...or to a clinical psychologist. This recent New Yorker cartoon makes a strong point about the potentially infantilizing effects of being medicated. But by suggesting that the goal of combined treatment (psychotherapy + medication) is being "happy," the cartoon is discordant with Freud's contention that the purpose of psychoanalysis is to transform uncommon misery into "common unhappiness." If the patient is "happy," why are they still in treatment? I like to think that a psychoanalyst would be more likely to see the patient's "happiness" as a medication effect (e.g., feeling more energized) and would thus want to titrate her off her meds and then get down to her core issues.
The cartoon made me wonder how many psychoanalysts also prescribe medication to their patients. It turns out that up to 90% of psychoanalysts also prescribe medication and that medication is used in about 30% of supervised training cases. From Gabbard (2005):
"The patient must be viewed simultaneously as a disturbed person and as a diseased central nervous system. The former view requires an empathic, subjective approach, whereas the latter demands an objective, medical model approach. The clinician must be able to shift between these two modes gracefully while remaining attuned to the impact of the shift on the patient" (p. 151).Gabbard notes that patients sometimes feel like their doctors are "giving up on them" when they recommend medication. He also notes that clinicians and patients often disagree about the relative contributions of psychotherapy and medication. In my experience, patients are often too eager to attribute positive treatment gains to pharmacological effects. The psychological effects of medication are especially clear when patients report significant improvement within a day or two after starting SSRIs, or after taking homeopathic doses of their prescribed medications, or when they say that they "only take my Wellbutrin when I'm having a bad day."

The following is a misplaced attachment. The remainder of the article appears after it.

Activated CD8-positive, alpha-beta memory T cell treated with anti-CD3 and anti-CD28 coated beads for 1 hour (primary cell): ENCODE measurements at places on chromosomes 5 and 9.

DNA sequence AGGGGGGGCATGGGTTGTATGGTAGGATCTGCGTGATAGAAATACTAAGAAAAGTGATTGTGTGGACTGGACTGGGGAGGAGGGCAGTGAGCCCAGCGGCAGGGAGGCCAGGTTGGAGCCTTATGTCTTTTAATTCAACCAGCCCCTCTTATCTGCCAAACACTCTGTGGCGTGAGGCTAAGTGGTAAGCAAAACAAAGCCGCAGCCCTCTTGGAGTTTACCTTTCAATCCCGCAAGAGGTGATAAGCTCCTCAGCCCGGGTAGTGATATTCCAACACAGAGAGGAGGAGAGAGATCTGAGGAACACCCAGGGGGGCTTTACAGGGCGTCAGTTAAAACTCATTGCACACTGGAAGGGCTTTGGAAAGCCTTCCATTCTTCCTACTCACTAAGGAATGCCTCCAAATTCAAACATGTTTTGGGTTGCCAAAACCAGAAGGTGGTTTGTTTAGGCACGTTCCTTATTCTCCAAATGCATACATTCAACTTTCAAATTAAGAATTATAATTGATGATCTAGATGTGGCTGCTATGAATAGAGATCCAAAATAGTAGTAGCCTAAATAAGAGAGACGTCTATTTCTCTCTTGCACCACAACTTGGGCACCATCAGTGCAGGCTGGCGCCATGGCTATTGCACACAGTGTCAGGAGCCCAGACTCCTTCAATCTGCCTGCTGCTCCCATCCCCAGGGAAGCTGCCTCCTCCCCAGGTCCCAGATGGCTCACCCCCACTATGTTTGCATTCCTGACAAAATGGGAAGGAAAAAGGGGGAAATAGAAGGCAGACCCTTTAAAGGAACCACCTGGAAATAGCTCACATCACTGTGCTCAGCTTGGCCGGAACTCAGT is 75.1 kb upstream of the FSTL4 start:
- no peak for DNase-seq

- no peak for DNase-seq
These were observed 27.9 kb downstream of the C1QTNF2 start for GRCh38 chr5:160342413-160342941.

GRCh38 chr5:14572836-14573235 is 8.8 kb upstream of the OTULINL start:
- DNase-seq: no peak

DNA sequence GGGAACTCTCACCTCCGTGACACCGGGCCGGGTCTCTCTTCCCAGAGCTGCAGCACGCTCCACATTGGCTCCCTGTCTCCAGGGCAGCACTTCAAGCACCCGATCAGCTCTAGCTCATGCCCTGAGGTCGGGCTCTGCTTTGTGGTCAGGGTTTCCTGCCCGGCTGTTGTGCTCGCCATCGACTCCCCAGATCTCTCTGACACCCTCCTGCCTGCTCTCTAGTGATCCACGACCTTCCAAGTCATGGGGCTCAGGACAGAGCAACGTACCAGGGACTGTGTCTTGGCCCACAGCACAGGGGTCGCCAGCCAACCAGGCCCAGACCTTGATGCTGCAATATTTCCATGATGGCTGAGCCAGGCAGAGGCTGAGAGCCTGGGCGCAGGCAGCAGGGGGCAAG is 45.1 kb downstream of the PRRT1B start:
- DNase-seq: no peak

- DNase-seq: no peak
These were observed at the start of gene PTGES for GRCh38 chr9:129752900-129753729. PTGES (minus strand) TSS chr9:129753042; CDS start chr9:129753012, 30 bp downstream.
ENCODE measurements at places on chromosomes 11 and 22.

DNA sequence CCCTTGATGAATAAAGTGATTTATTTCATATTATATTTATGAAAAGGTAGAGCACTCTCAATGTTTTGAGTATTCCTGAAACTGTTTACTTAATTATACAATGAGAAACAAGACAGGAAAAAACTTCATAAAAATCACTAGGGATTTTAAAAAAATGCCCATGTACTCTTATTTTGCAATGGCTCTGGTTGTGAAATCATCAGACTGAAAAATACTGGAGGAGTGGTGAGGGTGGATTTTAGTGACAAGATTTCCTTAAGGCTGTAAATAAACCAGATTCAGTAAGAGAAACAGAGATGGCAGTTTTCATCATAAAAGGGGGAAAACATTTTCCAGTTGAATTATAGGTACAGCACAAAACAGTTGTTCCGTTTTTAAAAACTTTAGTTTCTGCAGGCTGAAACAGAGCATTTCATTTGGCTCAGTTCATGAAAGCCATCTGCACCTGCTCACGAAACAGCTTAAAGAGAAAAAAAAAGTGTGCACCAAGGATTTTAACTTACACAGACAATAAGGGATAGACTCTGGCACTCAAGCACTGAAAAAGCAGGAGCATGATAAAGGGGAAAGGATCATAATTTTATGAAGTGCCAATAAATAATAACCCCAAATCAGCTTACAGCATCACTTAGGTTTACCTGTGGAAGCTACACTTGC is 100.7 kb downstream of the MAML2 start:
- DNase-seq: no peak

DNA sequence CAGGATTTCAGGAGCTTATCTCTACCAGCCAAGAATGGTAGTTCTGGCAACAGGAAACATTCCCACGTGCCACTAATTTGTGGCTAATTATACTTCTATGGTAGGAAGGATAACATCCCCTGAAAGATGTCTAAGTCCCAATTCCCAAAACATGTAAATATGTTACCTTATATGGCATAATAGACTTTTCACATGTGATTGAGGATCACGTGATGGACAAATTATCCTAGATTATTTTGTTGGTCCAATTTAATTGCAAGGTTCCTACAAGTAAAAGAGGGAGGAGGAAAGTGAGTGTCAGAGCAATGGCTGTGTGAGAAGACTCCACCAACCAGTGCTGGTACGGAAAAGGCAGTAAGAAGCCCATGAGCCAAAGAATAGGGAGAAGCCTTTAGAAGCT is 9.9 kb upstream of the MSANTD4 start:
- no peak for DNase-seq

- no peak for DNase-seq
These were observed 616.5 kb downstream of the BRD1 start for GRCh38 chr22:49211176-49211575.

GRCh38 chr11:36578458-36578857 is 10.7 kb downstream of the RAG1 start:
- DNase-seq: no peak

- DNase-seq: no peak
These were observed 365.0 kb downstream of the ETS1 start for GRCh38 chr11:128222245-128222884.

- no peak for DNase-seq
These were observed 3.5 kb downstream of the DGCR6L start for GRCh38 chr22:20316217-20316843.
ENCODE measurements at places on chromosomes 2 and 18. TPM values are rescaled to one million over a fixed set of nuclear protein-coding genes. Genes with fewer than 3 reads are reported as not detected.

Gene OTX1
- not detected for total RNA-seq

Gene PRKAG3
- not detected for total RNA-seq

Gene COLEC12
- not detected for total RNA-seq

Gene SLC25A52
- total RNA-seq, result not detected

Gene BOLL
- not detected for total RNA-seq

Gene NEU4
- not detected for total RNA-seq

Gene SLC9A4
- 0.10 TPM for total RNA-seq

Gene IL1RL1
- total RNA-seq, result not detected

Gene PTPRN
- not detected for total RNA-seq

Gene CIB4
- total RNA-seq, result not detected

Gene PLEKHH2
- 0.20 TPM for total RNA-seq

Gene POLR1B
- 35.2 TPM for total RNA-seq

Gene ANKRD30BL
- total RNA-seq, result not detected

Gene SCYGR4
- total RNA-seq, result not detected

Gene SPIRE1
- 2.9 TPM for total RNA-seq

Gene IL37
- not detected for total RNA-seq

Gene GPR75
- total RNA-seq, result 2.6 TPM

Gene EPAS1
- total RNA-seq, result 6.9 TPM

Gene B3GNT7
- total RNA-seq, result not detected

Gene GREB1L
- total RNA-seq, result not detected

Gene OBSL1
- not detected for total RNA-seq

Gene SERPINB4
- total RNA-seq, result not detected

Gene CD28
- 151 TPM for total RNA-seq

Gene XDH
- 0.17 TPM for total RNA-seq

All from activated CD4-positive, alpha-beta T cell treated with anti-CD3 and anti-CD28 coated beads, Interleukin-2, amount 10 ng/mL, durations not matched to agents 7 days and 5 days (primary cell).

Some quibbles: The doctor's chair is too far forward; his shoes are in the patient's peripheral vision and he should be completely out of view. (That way she will feel more free to say whatever comes to mind -- free associate -- without concern over his reactions.) There shouldn't be a painting in the patient's line of sight, either, because it will influence the free association. I do like how the facial tissues are just out of reach -- this isn't supportive therapy, bucko. And nice touch with the antimacassar.
From the excellent website of the American Psychoanalytic Association:
In psychoanalysis, the patient typically comes four times a week [!], lies on a couch, and attempts to communicate as openly and freely as possible, saying whatever comes to mind. These conditions create the analytic setting, which enables you to become more aware of aspects of your internal experience previously hidden. As you speak, hints of the roots of current difficulties that have been out of your awareness gradually begin to appear – in certain repetitive patterns of behavior, thought and emotion, in the subjects which you find hard to talk about, in the ways you relate to the analyst. The analyst helps to identify these patterns, and together you and the analyst refine your understanding of the patterns that limit you or cause you pain, and help you elaborate new and more productive ways of feeling, thinking and behaving. During the years [!] that an analysis takes place, you wrestle with these insights, going over them again and again with the analyst and experiencing them in your daily life, fantasies, and dreams. You and the analyst join in efforts not only to modify crippling life patterns and remove incapacitating symptoms, but also to expand your freedom to enjoy intimate relationships and professional and personal pursuits. Gradually, you will change in deep and meaningful ways; you may notice changes in your behavior, relationships and sense of self.